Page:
Cycle Chic Sneak Peek Of The Anjou Vélo Vintage

I’ve traded in rainy France for rainy England. After consuming heroic amounts of sparkling rosé, it’s a nice to rest the palate with some delicious English ales.

Not that people in England let a drizzle slow them down, but life in the countryside is a bit sleepier. And I’ve been able to start going through my pictures from the Anjou Vélo Vintage.

I have a lot more to show you, but here is a sneak peek of the incredible cycle chic that was on display. Enjoy!

Where Should I Store My Bike?

Bikes are like shoes. You can never have too many. In fact, The Original Bike Handsome actually owns more bicycles than shoes. (Including cycling shoes!)

We all start with one bike, but after riding for a while, something else catches your eye. Maybe you graduate to a more aggressive geometry. Or perhaps you need a beater so that you can leave your fancy ride safe at home when you hit the bars. Maybe you entertain out-of-town guests and you’d like to include them in the fun. There are as many reasons as there are occasions.

But no matter what, you’re going to need bike storage.

Bike Storage Around The World

 A lot of French houses have wine caves. That is to say, underground cellars for storing vintages at just the right temperature. The house we visited in Normandy also had a bicycle cave.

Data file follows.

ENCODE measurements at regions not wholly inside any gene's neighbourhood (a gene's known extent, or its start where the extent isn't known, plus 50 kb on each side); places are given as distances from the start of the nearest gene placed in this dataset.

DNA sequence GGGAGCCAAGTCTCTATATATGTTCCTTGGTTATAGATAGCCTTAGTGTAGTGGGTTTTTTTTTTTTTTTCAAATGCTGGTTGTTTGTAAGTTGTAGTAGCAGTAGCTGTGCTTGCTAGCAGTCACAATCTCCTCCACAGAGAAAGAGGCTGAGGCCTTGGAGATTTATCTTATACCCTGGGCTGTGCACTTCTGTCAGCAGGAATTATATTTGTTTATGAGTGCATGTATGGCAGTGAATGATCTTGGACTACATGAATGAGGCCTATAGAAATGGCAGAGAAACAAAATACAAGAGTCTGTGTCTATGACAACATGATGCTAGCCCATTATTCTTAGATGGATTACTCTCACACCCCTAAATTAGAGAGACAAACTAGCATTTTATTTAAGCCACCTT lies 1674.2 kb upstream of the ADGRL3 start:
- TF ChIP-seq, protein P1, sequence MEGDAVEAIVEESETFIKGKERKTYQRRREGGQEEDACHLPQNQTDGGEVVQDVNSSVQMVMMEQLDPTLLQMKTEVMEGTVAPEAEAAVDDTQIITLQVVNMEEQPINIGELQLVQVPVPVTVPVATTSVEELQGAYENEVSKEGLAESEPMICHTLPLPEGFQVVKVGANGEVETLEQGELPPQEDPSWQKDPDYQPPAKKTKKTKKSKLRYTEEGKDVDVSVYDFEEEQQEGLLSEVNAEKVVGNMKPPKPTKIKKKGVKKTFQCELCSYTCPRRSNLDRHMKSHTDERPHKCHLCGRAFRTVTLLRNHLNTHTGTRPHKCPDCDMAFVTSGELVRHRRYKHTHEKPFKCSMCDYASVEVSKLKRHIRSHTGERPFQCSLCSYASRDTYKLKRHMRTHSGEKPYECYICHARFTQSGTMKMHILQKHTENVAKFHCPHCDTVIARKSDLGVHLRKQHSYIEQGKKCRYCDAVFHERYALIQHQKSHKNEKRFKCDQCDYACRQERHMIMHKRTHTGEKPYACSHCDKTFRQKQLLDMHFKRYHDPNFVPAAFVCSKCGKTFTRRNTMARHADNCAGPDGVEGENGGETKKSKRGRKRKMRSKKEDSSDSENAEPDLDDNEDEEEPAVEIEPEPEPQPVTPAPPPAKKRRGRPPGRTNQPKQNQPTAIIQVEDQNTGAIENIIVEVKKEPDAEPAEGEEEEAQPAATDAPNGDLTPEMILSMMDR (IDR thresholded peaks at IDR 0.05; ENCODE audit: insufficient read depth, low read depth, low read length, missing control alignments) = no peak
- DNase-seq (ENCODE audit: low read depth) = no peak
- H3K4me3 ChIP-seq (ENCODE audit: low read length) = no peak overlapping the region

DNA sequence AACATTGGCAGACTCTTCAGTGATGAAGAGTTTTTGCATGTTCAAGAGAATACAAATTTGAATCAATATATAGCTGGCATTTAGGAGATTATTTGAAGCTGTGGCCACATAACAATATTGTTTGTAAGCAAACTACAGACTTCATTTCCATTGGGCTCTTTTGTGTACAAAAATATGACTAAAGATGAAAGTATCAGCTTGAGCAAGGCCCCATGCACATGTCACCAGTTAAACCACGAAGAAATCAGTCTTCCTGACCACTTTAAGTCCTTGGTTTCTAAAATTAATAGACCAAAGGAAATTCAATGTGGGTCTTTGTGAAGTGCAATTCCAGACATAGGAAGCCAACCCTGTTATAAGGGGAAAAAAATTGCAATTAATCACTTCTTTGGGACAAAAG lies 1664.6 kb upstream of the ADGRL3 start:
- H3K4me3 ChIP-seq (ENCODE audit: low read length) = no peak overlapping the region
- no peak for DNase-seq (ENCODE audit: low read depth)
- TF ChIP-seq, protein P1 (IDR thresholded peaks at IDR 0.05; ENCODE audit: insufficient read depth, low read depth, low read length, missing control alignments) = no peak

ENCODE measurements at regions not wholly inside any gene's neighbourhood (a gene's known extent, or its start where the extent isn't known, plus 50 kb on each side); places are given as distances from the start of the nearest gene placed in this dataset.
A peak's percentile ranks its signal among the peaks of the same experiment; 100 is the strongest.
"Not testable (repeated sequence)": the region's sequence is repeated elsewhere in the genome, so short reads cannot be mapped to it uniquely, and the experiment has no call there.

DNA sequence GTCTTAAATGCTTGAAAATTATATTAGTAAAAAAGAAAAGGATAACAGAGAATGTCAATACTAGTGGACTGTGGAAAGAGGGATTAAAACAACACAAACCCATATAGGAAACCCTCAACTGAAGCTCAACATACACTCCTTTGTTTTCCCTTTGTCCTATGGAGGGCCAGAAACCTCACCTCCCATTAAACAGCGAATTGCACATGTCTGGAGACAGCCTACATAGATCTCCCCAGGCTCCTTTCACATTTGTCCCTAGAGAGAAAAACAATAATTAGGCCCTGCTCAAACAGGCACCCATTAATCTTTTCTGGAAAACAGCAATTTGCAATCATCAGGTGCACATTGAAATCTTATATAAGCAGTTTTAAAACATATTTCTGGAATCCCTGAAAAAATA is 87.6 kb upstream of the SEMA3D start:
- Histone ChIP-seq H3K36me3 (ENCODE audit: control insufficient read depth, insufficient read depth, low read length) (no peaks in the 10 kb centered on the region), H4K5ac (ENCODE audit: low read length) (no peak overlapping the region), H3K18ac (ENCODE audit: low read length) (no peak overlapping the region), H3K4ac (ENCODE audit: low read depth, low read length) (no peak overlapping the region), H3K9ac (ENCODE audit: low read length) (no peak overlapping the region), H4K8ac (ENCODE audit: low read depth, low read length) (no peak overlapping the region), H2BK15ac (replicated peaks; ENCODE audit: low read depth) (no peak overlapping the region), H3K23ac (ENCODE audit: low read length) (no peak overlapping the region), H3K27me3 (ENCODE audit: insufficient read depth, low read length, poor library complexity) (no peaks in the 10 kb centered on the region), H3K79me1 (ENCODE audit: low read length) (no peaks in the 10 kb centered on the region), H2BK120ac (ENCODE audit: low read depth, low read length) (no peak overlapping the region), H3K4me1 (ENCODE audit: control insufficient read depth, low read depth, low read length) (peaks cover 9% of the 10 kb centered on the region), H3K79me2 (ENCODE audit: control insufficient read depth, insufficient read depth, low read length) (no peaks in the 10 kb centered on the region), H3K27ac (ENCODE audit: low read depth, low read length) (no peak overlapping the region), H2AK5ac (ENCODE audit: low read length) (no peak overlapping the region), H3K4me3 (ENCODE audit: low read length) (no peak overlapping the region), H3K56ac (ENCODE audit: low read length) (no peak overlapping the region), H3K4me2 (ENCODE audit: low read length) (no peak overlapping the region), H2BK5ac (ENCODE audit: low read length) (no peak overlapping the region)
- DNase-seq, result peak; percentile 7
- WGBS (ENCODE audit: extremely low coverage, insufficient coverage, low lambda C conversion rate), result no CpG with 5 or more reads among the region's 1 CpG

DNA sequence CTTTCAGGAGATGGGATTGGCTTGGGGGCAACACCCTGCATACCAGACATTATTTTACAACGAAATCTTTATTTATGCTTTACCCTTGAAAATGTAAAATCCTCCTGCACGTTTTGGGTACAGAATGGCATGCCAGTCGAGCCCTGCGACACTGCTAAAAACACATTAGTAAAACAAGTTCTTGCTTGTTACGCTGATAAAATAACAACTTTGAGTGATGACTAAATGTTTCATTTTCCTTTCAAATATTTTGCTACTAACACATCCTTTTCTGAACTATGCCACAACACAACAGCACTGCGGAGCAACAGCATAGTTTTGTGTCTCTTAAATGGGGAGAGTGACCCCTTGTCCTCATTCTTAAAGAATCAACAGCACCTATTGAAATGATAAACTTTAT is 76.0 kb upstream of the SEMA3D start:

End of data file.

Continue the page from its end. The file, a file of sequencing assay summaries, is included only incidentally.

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Make Art With Your Bike – Chalktrails

Sometimes it seems like the coolest bike stuff is made for kids. Take the Chalktrail from Uncommon Goods. It’s a really simple device that attaches a giant piece of chalk to the back of your bike. As you pedal, you leave a line on the road. You can make art and ride a bike, at the same time.

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For some reason, the Chalktrail is shown only attached to kid-sized bikes. Which made me incredibly jealous. But a rep from Uncommon Goods explained that it also works on adult bikes. And I was lucky enough to receive one to review.

It’s really easy to assemble and attach to your bike, as long as you don’t use a quick release on your rear wheel. I biked about half a mile, from Bike Pretty Headquarters to Bike Handsome’s house, and it did indeed leave a nice line.

The faster you go, the fainter the line. Based on how much I wore down the first chalk piece, I think you could only get about two or three miles from each piece. And be prepared for a distinct scraping noise. It’s unnerving at first, but it doesn’t mean that anything is wrong. You should just turn up the music anyway.

The Chalktrail for Bikesmight not be the best solution for marking a serious bike route, but it would be a lot of fun to take to a blacktop and mess around. The smoother and darker the pavement, the better the line quality.

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